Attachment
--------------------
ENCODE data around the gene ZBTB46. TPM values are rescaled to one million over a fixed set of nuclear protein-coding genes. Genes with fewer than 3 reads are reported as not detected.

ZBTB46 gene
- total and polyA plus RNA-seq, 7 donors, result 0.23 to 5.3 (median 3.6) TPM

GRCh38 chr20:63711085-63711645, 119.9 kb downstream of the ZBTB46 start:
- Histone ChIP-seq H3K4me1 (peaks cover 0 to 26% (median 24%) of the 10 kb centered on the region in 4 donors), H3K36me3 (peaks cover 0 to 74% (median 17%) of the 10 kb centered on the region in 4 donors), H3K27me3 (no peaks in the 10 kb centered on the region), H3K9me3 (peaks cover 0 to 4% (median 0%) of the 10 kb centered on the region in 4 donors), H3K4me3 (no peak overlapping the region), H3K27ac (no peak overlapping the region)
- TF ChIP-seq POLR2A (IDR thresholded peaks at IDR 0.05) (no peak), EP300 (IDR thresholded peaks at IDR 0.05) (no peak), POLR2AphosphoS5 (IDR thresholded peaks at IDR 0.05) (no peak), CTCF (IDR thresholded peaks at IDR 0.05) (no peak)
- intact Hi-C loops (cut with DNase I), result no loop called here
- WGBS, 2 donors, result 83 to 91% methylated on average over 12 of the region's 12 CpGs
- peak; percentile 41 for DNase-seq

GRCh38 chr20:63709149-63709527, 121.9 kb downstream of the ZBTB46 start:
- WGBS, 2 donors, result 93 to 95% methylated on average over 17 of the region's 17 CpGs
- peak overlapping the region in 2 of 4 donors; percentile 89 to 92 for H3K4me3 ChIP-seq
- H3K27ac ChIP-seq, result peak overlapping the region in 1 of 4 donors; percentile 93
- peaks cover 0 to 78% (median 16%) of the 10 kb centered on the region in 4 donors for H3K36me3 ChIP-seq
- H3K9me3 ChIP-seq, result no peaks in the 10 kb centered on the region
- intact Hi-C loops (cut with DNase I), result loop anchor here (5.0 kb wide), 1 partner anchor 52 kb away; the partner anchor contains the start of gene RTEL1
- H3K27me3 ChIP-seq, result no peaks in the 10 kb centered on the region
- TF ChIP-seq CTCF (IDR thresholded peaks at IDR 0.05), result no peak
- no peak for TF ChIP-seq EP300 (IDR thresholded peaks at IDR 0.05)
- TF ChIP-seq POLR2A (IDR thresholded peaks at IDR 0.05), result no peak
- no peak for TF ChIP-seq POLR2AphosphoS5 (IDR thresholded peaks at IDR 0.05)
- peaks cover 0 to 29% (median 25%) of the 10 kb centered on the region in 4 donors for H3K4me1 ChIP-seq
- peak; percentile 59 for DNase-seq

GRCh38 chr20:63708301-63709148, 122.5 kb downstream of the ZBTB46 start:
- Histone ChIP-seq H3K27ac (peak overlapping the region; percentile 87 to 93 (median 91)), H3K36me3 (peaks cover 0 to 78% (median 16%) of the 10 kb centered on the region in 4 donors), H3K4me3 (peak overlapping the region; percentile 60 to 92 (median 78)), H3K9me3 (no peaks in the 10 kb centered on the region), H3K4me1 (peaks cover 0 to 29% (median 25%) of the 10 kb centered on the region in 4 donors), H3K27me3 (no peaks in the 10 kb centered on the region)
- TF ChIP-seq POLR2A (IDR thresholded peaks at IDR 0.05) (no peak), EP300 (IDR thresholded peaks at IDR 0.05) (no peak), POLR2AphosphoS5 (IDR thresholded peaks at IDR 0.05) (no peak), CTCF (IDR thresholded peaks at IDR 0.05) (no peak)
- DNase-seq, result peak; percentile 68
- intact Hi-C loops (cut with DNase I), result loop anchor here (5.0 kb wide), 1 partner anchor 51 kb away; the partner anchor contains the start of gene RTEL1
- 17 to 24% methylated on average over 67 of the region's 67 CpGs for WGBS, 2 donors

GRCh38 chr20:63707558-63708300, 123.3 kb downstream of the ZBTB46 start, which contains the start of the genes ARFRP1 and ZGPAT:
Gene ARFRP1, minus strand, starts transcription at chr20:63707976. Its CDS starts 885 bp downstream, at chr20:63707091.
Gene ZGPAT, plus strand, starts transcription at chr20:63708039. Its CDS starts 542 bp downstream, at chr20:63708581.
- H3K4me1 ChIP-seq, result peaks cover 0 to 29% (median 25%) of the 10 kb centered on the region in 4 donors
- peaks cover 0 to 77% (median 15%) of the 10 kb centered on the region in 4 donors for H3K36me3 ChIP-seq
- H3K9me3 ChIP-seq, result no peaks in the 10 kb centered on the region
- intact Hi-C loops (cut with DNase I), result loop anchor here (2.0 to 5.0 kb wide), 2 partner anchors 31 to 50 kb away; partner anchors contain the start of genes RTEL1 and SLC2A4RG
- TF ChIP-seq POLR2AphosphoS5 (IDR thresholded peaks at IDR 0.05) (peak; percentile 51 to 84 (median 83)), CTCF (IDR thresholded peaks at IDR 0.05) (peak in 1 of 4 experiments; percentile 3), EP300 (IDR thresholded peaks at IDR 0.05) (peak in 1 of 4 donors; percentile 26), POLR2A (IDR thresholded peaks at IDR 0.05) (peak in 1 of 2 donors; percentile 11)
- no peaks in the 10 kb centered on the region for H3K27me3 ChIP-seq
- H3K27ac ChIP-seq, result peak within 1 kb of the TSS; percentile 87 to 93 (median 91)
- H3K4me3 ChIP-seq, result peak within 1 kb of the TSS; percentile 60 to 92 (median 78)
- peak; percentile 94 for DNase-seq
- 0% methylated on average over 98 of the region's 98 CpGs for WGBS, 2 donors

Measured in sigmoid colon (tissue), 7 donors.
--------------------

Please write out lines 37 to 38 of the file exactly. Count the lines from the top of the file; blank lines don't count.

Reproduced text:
- TF ChIP-seq POLR2AphosphoS5 (IDR thresholded peaks at IDR 0.05) (peak; percentile 51 to 84 (median 83)), CTCF (IDR thresholded peaks at IDR 0.05) (peak in 1 of 4 experiments; percentile 3), EP300 (IDR thresholded peaks at IDR 0.05) (peak in 1 of 4 donors; percentile 26), POLR2A (IDR thresholded peaks at IDR 0.05) (peak in 1 of 2 donors; percentile 11)
- no peaks in the 10 kb centered on the region for H3K27me3 ChIP-seq